Vision and Touch - Objective and Subjective?

Reading Daniel Butterly's The Architecture of Vision, an argument for painting as composing with spaces rather than rendering objects, I'm fascinated by how it runs counter to the dominant anti-opticality of most twentieth-century art. Using a method of geometric projection that expands on Renaissance perspective by introducing a separate space for each eye, Butterly grounds vision in mathematical objectivity, endowing it with rational authority - a notion of visual truth opposed to the subjective procedures of Pollock or the irony of Duchamp.

My own intuitive procedure has increasingly relied on touch - applying pieces of paper to drawings and acrylics, and modeling in clay, as though sensing some inadequacy in the methods of impressionistic painting; I struggle with an awareness of the visual field as immersive and mostly out of focus. I rely on relations of contiguity, as though feeling my way through the spaces around me. I turn to translating my collages into oil paintings, as though to reaffirm their structure by touching the colored patches again.

It's in this context that Butterly's geometric projection opens new possibilities. Just as Peter Campus found the video camera a "surrogate eye", offering an objective monitor to the roving vision of corporeal perception, his "reference form" offers a dialogue between rational construction and intuitive exploration. It has the additional advantage of being highly compatible with Photoshop, which I've also utilized to lend abstract structure to my landscape collages by extracting selected colors.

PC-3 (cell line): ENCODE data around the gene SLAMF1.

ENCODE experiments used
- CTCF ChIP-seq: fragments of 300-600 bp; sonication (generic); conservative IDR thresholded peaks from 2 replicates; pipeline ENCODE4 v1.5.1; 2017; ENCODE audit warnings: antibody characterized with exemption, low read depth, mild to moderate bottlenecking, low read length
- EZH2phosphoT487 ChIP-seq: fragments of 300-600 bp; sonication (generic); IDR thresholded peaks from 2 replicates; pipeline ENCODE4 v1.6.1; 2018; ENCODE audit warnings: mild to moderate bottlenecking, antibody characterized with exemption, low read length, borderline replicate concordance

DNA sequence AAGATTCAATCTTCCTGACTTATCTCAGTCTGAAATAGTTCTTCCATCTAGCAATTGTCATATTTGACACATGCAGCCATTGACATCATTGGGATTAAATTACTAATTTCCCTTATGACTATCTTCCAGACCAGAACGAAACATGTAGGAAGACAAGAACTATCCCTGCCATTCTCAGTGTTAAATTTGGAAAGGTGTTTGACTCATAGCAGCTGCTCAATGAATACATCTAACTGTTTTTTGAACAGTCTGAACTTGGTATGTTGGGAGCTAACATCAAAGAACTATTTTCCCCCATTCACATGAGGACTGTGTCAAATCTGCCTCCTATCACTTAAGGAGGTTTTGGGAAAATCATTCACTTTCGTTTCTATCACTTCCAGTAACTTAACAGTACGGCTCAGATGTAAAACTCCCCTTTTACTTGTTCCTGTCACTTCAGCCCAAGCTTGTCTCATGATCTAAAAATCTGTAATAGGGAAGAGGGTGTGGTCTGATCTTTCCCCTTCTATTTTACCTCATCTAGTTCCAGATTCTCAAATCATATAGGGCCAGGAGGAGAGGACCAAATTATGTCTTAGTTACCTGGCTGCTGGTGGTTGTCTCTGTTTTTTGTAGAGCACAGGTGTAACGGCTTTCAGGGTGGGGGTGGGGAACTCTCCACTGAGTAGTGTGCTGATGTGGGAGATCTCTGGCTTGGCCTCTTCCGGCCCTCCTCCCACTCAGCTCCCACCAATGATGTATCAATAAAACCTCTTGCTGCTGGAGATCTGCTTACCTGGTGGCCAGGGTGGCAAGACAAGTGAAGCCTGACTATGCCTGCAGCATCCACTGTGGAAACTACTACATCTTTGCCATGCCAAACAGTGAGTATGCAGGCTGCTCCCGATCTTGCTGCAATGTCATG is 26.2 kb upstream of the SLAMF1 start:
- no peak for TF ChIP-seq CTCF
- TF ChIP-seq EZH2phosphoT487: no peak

In a similar way, Cezanne struggled to establish a broader framework for Impressionism, which rooted the painter in his local subject, in the intimate tactility of paint on canvas -  just as American poet Charles Olson believed his deep engagement with local history, in the network of contiguous places in Gloucester, would lead to a poetry of larger scale. Such ambitious visions may not be within our grasp, but we can gesture towards them by creating a dialogue between objective and subjective fields - between the overall objective view we need to orient ourselves and the more intimate one we explore with shifting attention.

Classical Vernacular, acrylic collage edited in Photoshop, dimensions variable, 2016

Classical Vernacular, acrylic collage edited in Photoshop, dimensions variable, 2016

Daylight

Photographers like Robert Adams have stripped away the grandiosity of the American West, avoiding the rhetoric of the American landscape tradition. Adams eschews the grandiose and spectacular in favor of the modest and mundane. He abandons the urge to dominate and accepts what is, trusting to the democratic virtue of everyday light to redeem the landscape for art. He quotes cinematographer Raoul Coutard: "Daylight has an inhuman faculty for always being perfect."

Adams accepts on his own terms the challenge of developing new forms for new landscapes - and its corollary, the process of defining himself as an American.

Robert Adams, Colorado Springs, Colorado,  1969